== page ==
If hush'd the loud whirlwind that ruffled the deep,
The sky, if no longer dark tempests deform;
When our perils are past, shall our gratitude sleep?
No!--Here's to the Pilot who weather'd the storm!
At the foot-stool of Power let flattery fawn,
Let Faction her idols extol to the skies;
To virtue in humble resentment withdrawn,
Unblam'd may the merits of gratitude rise.
And shall not His memory to Britain be dear,
Whose example with envy all nations behold;
A Statesman unbiass'd by int'rest or fear,
By pow'r uncorrupted, untainted by gold?
Who, when terror and doubt thro' the universe reign'd,
While rapine and treason their standards unfurl'd,
The heart and the hopes of his Country maintain'd,
And one kingdom preserv'd 'midst the wreck of the world.
Unheeding, unthankful, we bask in the blaze,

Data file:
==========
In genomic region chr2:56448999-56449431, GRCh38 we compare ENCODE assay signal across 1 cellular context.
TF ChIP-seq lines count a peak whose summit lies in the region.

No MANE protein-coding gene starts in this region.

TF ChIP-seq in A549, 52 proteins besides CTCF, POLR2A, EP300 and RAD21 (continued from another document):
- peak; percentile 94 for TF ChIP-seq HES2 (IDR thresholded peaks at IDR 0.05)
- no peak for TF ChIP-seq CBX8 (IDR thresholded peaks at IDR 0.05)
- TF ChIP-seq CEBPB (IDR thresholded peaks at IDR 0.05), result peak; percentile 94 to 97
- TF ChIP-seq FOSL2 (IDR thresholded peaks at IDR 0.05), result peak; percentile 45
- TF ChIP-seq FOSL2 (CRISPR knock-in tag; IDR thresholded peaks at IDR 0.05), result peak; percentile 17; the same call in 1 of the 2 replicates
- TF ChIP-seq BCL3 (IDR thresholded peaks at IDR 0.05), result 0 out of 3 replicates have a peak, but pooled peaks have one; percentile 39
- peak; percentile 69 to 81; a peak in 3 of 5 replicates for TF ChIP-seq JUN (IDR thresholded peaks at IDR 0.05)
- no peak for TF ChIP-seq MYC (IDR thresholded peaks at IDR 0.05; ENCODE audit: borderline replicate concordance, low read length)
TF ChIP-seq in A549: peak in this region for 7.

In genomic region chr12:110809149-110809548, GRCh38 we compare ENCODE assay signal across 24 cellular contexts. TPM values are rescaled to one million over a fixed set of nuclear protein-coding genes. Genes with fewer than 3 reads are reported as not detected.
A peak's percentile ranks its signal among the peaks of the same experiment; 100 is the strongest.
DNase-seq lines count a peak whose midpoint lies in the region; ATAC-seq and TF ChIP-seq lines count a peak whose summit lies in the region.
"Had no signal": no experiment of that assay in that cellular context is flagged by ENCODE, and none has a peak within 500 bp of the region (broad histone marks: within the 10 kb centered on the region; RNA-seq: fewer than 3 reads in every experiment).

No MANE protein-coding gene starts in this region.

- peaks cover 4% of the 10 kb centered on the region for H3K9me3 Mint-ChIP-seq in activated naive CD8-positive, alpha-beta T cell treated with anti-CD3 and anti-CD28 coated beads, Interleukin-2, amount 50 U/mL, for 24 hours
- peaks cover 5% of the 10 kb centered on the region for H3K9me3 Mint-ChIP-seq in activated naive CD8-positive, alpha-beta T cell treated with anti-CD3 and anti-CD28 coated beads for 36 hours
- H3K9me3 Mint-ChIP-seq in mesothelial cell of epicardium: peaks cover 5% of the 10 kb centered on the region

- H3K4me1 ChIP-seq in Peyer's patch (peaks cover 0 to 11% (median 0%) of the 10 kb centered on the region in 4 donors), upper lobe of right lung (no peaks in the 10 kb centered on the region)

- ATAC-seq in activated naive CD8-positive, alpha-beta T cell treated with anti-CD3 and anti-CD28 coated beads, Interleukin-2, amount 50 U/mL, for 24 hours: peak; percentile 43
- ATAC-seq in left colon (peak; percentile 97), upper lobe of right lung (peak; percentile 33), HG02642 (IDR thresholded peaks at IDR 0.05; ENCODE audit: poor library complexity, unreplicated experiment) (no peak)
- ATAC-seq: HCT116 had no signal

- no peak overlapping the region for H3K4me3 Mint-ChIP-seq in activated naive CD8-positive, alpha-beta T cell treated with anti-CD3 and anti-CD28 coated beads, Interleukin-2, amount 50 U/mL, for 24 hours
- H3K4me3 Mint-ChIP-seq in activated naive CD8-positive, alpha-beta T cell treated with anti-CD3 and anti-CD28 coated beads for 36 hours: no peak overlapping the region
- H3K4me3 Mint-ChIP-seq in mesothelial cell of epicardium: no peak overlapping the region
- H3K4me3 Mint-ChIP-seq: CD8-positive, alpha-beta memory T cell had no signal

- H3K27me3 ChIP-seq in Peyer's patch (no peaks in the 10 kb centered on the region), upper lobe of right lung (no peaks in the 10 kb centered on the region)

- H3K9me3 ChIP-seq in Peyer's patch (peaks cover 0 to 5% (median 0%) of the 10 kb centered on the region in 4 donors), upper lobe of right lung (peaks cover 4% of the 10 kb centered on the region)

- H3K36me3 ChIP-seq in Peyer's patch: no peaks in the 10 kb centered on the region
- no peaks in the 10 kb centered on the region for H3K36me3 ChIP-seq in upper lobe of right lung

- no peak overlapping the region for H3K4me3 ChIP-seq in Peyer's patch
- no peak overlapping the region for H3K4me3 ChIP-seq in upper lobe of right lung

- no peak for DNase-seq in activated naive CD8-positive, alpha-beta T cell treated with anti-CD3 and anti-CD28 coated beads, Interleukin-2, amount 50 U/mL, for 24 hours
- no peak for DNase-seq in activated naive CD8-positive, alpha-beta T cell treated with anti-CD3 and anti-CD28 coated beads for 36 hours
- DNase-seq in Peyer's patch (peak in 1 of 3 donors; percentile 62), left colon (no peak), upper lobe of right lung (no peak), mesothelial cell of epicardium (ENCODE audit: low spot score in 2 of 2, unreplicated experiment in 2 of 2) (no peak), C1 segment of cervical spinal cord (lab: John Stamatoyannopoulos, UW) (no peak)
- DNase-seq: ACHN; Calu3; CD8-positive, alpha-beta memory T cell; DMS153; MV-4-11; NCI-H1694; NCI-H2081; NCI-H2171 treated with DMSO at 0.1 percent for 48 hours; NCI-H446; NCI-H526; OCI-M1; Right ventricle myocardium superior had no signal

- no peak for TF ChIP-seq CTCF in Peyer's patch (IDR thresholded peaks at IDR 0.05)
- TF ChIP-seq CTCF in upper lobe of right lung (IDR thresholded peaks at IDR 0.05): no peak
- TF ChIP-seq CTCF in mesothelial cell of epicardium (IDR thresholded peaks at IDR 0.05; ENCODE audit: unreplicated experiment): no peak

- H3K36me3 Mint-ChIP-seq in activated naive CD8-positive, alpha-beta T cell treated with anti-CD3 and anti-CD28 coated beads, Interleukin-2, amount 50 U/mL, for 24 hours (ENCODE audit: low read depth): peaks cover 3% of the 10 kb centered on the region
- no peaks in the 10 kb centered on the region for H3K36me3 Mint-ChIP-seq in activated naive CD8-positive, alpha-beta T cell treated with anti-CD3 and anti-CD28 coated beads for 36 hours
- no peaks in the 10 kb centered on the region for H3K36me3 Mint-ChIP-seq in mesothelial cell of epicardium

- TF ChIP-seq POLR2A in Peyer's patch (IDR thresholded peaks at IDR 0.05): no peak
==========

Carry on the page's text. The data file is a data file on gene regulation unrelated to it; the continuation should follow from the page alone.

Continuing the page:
While the beams of the sun in full majesty shine;
When he sinks into twilight, with fondness we gaze,
And mark the mild lustre that gilds his decline.
Lo! Pitt, when the course of thy greatness is o'er,
Thy talents, thy virtues, we fondly recall!
Now justly we prize thee, when lost we deplore;
Admir'd in thy zenith, but lov'd in thy fall!
O! take, then--for dangers by wisdom repell'd,
For evils, by courage and constancy brav'd--
O take! for a throne by thy counsels upheld,
The thanks of a people thy firmness has sav'd!
And O! if again the rude whirlwind should rise!
The dawning of Peace should fresh darkness deform,
The regrets of the good, and the fears of the wise,
Shall turn to the Pilot that weather'd the storm!
This poem has not been translated into any other language yet.I would like to translate this poem